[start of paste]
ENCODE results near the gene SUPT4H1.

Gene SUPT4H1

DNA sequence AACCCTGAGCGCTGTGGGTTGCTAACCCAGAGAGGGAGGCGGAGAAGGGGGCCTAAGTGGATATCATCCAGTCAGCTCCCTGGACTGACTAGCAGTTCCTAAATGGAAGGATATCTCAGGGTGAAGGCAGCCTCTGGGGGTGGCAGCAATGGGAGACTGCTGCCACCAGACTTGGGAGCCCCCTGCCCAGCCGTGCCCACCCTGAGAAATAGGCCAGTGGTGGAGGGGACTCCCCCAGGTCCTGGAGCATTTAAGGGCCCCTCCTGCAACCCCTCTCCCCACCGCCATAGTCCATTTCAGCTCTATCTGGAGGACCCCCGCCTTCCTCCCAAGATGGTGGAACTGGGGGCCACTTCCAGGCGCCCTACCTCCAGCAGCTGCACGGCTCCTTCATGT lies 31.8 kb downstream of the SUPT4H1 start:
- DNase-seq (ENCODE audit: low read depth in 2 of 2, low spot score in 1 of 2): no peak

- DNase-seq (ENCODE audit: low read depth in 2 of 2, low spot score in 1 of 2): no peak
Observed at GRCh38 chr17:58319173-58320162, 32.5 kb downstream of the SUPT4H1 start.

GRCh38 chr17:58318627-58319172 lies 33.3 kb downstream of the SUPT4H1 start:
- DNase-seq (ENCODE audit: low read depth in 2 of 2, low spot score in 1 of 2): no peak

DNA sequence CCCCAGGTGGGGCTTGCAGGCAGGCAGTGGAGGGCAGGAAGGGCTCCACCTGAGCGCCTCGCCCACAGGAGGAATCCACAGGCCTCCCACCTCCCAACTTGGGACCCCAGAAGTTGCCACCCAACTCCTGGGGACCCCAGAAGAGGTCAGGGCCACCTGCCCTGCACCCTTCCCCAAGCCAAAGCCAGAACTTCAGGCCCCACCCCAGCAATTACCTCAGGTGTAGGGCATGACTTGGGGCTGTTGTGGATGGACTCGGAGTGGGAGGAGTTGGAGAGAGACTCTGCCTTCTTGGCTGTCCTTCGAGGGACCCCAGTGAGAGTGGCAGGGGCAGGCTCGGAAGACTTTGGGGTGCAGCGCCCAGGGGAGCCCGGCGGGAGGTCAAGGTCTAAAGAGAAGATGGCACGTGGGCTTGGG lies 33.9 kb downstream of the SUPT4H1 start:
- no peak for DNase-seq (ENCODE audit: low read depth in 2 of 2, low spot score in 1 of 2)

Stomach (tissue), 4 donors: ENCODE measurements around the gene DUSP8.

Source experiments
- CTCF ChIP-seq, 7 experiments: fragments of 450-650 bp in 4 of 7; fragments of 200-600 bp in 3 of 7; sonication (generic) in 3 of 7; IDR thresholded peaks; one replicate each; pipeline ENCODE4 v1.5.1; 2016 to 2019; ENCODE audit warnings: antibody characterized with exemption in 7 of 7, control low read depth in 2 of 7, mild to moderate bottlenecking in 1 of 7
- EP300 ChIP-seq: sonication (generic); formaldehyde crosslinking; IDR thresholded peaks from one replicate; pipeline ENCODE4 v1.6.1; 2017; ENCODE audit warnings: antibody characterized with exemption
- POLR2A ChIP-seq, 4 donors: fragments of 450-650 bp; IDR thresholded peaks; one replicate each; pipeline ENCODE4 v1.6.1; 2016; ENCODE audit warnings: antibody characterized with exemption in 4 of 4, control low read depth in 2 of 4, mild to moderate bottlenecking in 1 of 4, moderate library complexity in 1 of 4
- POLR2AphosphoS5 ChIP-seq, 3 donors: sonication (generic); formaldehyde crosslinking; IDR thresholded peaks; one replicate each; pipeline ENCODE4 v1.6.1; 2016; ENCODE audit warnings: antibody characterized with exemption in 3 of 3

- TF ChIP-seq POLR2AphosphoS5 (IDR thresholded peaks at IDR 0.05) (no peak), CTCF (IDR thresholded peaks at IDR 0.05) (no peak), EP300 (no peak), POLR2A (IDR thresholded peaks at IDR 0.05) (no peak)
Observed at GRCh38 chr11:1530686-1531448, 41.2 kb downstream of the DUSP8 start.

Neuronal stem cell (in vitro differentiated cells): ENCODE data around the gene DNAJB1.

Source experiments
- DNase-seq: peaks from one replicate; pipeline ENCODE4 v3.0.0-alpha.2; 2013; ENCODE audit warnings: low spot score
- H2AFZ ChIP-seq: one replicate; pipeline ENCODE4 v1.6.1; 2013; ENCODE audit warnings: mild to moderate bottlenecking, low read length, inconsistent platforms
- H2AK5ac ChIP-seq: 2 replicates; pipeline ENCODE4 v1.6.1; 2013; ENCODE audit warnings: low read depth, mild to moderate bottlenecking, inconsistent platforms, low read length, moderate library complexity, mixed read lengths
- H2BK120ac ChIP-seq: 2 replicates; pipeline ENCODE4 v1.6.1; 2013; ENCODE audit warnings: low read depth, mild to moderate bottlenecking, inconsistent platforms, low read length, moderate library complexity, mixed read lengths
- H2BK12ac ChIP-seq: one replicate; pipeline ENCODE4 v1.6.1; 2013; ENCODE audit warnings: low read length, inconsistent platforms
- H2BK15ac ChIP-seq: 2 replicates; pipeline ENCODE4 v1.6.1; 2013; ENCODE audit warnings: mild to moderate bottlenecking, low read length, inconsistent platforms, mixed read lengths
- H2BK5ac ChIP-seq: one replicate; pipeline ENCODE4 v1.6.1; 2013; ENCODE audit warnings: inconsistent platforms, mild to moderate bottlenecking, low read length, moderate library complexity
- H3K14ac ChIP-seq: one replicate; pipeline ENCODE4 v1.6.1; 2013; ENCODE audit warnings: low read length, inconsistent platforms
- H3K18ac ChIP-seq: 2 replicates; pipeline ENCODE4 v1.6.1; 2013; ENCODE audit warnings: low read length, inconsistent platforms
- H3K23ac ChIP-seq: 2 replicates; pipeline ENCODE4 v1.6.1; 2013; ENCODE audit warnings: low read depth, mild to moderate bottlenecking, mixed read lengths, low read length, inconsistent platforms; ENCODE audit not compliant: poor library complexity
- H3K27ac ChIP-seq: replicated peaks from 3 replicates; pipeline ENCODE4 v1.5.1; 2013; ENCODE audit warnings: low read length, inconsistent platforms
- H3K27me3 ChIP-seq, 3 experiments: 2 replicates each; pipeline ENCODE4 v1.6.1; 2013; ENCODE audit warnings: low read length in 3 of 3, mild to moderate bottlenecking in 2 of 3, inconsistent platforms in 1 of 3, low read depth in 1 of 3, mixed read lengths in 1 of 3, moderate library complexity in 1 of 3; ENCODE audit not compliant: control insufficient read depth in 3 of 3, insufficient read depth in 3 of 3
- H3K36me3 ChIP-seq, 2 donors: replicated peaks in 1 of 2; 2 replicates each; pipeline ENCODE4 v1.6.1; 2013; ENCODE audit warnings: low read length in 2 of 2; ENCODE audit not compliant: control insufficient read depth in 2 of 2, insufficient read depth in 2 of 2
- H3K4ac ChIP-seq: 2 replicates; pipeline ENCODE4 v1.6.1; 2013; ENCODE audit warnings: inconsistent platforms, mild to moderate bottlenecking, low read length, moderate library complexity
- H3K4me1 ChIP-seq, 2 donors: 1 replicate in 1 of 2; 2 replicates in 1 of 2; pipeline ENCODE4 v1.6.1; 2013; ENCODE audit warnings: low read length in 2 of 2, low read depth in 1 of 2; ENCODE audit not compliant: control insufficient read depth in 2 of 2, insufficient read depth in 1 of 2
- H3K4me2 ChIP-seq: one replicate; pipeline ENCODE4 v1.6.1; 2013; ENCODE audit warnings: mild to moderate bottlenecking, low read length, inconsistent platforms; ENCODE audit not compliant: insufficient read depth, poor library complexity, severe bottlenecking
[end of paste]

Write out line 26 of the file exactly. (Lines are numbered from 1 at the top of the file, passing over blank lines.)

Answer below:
- H2BK15ac ChIP-seq: 2 replicates; pipeline ENCODE4 v1.6.1; 2013; ENCODE audit warnings: mild to moderate bottlenecking, low read length, inconsistent platforms, mixed read lengths